The day has come to replace my old modified jewelers files I use for nut slotting with a better quality gauged set.
I am a hobbyist who is now retired and plan to do more set up work on my own guitars. I may do as many as 25 to 40 guitars over the next 2 years.
On my list are the regulars. Stew Mac, Allparts, Warmoth, LMI, Grobert and Hosco.
Any insight from members who use these products would be helpful in helping me decide which one to purchase.
Went through the search function on "nut files" and reviewed 16 pages of old posts, and saw some opinions, but would like an up to date discussion to help me ponder this purchase.
I'm leaning toward a 10 set Hosco that I have seen. Just not a lot of reviews on them.
Thanks in advance.
I'm using the Uo-Chikyu 5001 files from Japarts http://www.japarts.ca/Uo-Chikyu/Uo-Chikyu-Products-Nut-Files.asp
They're double-sided so you get 2 working surfaces.
All the usual recommended double sided sets will do the job and you really do get what you paid for with top quality files such as the Uo Chinkyu sets that Mark uses. My obervation is that the advice given by the manufacturer is just as important as the brand choice: keep them clean, use a cutting lubricant (where appropriate) and make up a holder for the thin (9/10/11 thou) file to keep the blade stiff and straight under pressure (this last advice is important as the skinny files will chip out or break all too easy).
Also get used to using different parts of the file regularly to even out the wear along the full length of the blade as constant use "in the middle" thins the blade in that local area, blunts it prematurely and causes it to hang up/bind when attempting to move to a new cutting surface.
Enjoy 2016, Rusty.
Thanks Mark and Russell for your insights.
I was contacted by a local who has a set of the Uo-Chikyu files and he's going to let me stop by and do a hands on trial tonight. He really likes his set.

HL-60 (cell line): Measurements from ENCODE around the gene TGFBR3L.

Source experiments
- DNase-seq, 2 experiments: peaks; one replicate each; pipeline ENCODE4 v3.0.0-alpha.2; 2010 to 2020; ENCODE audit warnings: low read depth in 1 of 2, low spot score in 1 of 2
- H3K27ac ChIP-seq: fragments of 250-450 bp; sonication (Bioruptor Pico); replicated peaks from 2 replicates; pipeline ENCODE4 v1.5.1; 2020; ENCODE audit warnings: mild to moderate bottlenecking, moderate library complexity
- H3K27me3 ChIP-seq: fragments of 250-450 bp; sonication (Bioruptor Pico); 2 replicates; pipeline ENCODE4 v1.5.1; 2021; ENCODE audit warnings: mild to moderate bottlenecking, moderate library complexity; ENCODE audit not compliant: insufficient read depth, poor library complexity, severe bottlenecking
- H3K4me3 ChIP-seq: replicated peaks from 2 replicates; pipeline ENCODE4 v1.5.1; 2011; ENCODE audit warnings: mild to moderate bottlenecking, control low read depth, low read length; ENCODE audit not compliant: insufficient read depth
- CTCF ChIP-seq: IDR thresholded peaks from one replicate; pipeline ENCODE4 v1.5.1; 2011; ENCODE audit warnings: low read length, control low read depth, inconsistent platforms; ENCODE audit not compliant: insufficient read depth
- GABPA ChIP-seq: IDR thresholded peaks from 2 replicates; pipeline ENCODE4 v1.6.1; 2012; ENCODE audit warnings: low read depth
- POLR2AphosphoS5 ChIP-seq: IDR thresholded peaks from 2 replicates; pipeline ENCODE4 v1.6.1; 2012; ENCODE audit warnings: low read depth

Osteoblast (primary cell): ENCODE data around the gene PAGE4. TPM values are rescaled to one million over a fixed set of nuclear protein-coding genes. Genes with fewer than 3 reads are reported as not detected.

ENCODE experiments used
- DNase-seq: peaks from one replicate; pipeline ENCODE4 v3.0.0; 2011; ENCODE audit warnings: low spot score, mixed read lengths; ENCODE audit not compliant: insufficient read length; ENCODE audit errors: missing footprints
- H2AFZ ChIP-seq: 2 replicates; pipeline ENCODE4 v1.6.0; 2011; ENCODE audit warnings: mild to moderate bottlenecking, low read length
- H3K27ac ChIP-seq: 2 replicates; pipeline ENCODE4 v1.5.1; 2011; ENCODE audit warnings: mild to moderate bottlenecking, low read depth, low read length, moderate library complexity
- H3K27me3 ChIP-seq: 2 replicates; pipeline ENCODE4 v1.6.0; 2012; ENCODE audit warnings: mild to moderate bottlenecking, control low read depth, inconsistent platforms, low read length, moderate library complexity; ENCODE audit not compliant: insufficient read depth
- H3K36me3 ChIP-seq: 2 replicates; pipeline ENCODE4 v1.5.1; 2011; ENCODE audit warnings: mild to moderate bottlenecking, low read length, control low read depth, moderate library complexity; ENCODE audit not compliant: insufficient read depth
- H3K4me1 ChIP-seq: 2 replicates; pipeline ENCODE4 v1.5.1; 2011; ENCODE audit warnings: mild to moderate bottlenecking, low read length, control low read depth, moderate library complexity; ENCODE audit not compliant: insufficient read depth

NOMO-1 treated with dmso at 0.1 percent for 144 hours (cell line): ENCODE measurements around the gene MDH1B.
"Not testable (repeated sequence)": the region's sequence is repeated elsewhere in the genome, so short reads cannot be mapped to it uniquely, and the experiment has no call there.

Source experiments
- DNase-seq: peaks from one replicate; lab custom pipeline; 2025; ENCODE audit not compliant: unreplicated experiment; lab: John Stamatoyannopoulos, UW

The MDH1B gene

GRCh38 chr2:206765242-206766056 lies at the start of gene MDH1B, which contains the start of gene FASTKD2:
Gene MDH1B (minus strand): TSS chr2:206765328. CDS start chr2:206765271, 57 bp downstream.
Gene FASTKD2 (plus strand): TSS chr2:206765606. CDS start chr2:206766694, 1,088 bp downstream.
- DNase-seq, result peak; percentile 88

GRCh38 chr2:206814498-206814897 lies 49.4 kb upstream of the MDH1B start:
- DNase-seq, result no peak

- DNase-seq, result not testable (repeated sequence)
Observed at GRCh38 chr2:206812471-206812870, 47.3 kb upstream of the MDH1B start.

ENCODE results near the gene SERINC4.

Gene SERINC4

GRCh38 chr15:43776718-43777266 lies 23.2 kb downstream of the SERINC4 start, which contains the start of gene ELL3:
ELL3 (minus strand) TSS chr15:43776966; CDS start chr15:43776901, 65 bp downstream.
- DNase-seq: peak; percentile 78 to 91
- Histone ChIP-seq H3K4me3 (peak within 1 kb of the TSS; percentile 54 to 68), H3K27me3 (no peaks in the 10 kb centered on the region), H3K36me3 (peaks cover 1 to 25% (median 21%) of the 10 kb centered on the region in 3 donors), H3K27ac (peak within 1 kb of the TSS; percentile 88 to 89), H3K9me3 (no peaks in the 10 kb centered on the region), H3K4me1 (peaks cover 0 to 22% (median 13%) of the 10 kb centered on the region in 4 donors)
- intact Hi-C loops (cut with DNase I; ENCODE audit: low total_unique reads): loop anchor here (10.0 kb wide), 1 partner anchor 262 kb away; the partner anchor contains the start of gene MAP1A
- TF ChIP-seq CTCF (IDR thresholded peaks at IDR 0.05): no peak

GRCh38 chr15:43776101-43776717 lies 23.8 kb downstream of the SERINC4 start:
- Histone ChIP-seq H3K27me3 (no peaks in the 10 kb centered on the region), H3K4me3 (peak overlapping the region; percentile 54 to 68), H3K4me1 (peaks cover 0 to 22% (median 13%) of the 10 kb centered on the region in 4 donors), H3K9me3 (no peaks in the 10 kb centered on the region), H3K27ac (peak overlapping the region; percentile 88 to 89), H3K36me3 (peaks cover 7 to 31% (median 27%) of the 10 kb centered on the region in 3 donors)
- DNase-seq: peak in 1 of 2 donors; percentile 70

If I like them I'm now leaning to a set of T25458's. Sizes 0.010", 0.013", 0.017", 0.024", 0.032", 0.036", 0.046" and 0.056".
I'll keep you updated.
I like the individual Hosco files sold by Philadelphia Luthier Supplies. You'll need additional files for a bass.
Thank you Mark, Russell and Robbie for your insights.
After bringing over 3 of my project guitars and using the Uo-Chikyu files another local enthusiast invited me to try I sent off for the 8 piece set, T25458's. Sizes 0.010", 0.013", 0.017", 0.024", 0.032", 0.036", 0.046" and 0.056".
He showed me his ground rules for using them and roughed in the first guitar. Then I roughed in the next two. He fine tuned the first guitar and I followed on the last two.
He hasn't ever used a lubricant or a holder for the thin .010 file. Never even thought of it, but is now curious as I am, and would like some recommendations also.
So what lubricants do you guys use and can you post up a few pictures of file holders you have made.
Thanks again for all your time and effort in responding and furthering my knowledge base.
Not trying to shill for these folks, but I bought a little stick of this stuff a couple of years ago and it looks like it'll last me forever!
It's inexpensive and works real well.. .http://www.riogrande.com/Product/stick-burlife-lubricant/117003
Yep, I have a similar 2x lifetimes of this sort of stuff: I use it for drilling and tapping, button dies and files.
No file holders here. I try to pull the thin ones and let them do the work.
I keep a lump of beeswax on my bench that I draw my files through after cleaning. The bone dust doesn't pack into the file as bad. Works great on plane bottoms too. I've also used mutton tallow which works but the beeswax is better in my experience.
You mean the "Bur Life"? It's waxy but seems to clean-out easily... I like it and it lasts forever.
I have the 8-piece set of Uo-Chikyu files. While $100 might seem like a lot, they are worth every penny. The 8-piece set covers both acoustic and electric guitar and the first couple of strings on a bass. For the heavier bass string slots I use a round file that comes in those hobby file sets you can pick up for under $10.
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